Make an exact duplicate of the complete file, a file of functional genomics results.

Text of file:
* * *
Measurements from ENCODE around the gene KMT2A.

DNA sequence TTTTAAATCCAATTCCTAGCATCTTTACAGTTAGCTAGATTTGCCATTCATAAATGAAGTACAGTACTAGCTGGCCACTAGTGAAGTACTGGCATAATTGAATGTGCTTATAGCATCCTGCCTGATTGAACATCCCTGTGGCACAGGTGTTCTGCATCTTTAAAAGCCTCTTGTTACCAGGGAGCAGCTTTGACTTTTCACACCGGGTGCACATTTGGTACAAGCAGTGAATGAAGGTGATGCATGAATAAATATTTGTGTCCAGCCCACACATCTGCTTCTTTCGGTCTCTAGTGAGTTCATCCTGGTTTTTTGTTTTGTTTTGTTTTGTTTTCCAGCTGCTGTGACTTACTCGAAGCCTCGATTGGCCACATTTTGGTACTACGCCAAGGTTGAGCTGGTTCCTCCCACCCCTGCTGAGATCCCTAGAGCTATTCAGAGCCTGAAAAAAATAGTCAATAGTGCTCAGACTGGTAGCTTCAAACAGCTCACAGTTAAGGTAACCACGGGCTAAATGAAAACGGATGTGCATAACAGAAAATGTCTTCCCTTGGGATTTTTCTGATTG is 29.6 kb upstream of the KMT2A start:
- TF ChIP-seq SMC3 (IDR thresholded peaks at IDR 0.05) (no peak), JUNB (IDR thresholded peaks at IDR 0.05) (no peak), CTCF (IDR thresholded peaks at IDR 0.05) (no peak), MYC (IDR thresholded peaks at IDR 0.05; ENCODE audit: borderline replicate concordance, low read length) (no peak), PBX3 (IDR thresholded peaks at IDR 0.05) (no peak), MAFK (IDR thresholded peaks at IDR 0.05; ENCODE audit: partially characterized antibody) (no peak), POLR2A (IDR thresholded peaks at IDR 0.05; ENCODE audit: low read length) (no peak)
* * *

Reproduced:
Measurements from ENCODE around the gene KMT2A.

DNA sequence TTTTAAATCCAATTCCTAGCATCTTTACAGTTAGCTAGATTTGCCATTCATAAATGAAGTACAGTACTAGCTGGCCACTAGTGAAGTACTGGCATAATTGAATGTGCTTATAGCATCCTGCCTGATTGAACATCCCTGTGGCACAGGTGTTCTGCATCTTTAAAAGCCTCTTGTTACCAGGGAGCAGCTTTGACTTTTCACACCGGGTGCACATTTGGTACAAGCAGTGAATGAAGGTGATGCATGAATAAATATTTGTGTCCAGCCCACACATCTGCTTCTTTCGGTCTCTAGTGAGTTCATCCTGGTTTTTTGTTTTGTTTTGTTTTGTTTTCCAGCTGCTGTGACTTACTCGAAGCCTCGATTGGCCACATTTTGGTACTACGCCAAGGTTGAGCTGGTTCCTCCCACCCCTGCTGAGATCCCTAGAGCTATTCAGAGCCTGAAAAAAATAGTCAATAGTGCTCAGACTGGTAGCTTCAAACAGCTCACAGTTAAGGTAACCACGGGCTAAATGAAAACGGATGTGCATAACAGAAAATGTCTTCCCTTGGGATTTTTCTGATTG is 29.6 kb upstream of the KMT2A start:
- TF ChIP-seq SMC3 (IDR thresholded peaks at IDR 0.05) (no peak), JUNB (IDR thresholded peaks at IDR 0.05) (no peak), CTCF (IDR thresholded peaks at IDR 0.05) (no peak), MYC (IDR thresholded peaks at IDR 0.05; ENCODE audit: borderline replicate concordance, low read length) (no peak), PBX3 (IDR thresholded peaks at IDR 0.05) (no peak), MAFK (IDR thresholded peaks at IDR 0.05; ENCODE audit: partially characterized antibody) (no peak), POLR2A (IDR thresholded peaks at IDR 0.05; ENCODE audit: low read length) (no peak)